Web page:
Sulfur Oxidation Genes in Diverse Deep-Sea Viruses

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Science  16 May 2014:
Vol. 344, Issue 6185, pp. 757-760
DOI: 10.1126/science.1252229

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Virus-Enhanced Sulfur Oxidation

How do microbial viruses affect subsurface microbial communities? Anantharaman et al. (p. 757, published online 1 May) investigated the interactions between ubiquitous marine lithotrophs found at hydrothermal vents and their viruses. The genes for sulfur oxidation in viruses that infect abundant marine chemosynthetic sulfur-oxidizing bacteria enhanced sulfur oxidation, thereby influencing the biogeochemical sulfur cycle.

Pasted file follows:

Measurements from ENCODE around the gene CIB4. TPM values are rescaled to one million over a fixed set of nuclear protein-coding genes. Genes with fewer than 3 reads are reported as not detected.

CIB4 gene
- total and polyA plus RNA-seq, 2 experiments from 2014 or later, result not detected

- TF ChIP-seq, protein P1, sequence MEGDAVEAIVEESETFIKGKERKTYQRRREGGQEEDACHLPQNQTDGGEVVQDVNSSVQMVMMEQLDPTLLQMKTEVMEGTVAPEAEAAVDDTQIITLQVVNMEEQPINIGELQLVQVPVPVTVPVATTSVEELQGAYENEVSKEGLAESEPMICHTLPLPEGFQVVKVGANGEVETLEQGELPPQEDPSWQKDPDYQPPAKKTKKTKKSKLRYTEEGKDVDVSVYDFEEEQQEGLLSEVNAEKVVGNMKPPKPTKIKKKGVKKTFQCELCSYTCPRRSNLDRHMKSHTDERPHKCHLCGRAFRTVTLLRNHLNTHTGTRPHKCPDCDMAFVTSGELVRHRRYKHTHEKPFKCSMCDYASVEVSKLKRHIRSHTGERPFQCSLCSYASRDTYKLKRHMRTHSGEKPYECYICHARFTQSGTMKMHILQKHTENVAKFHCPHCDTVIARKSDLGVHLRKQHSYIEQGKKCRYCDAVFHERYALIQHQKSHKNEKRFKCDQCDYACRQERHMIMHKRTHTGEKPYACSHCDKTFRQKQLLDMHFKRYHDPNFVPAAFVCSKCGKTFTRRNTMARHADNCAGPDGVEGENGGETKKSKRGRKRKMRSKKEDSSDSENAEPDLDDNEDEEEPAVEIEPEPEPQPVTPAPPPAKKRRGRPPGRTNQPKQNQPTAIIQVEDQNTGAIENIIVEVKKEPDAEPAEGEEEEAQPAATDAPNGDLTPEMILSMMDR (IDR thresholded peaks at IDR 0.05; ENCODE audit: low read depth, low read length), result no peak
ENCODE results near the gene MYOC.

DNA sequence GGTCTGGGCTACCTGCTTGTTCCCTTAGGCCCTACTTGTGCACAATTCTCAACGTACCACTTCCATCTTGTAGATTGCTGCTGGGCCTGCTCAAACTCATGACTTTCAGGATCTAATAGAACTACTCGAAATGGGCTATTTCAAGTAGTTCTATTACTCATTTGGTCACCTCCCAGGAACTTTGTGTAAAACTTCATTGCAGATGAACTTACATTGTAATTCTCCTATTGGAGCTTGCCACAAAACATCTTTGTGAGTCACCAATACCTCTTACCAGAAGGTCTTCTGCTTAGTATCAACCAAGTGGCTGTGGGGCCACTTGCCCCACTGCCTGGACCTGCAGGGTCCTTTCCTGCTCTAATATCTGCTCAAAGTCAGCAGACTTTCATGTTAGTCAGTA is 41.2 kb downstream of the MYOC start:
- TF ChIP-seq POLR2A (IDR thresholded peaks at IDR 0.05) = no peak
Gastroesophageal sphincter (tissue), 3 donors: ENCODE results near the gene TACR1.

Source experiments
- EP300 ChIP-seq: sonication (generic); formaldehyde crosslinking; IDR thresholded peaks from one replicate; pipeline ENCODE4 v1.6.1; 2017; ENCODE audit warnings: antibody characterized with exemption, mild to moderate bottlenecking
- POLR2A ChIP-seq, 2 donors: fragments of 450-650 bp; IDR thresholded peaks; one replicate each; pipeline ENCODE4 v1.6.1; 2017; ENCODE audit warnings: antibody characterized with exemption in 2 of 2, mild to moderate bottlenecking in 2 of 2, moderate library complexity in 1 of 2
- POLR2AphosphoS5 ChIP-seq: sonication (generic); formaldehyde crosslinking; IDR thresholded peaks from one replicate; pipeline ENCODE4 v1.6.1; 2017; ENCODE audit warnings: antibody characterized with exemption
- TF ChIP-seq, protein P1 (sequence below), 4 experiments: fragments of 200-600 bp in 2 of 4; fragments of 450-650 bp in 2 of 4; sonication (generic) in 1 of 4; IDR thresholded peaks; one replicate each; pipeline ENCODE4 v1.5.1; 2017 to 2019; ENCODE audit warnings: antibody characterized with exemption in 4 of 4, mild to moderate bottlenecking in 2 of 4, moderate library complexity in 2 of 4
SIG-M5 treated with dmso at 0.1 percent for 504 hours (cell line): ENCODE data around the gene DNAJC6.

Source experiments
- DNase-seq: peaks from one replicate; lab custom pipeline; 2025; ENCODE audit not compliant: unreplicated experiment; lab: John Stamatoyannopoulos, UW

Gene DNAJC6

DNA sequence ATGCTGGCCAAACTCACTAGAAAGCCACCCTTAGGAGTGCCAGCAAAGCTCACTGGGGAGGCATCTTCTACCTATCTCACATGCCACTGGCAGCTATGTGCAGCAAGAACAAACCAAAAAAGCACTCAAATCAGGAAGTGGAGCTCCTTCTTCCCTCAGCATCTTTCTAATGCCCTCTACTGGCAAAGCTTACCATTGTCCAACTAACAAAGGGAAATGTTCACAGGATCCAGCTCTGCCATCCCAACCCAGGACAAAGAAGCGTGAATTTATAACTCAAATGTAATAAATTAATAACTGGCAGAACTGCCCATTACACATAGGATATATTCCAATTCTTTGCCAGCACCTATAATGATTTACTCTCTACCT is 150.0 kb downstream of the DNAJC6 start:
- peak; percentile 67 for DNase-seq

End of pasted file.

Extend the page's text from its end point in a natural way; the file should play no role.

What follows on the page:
Viruses are the most abundant biological entities in the oceans and a pervasive cause of mortality of microorganisms that drive biogeochemical cycles. Although the ecological and evolutionary effects of viruses on marine phototrophs are well recognized, little is known about their impact on ubiquitous marine lithotrophs. Here, we report 18 genome sequences of double-stranded DNA viruses that putatively infect widespread sulfur-oxidizing bacteria. Fifteen of these viral genomes contain auxiliary metabolic genes for the α and γ subunits of reverse dissimilatory sulfite reductase (rdsr). This enzyme oxidizes elemental sulfur, which is abundant in the hydrothermal plumes studied here. Our findings implicate viruses as a key agent in the sulfur cycle and as a reservoir of genetic diversity for bacterial enzymes that underpin chemosynthesis in the deep oceans.

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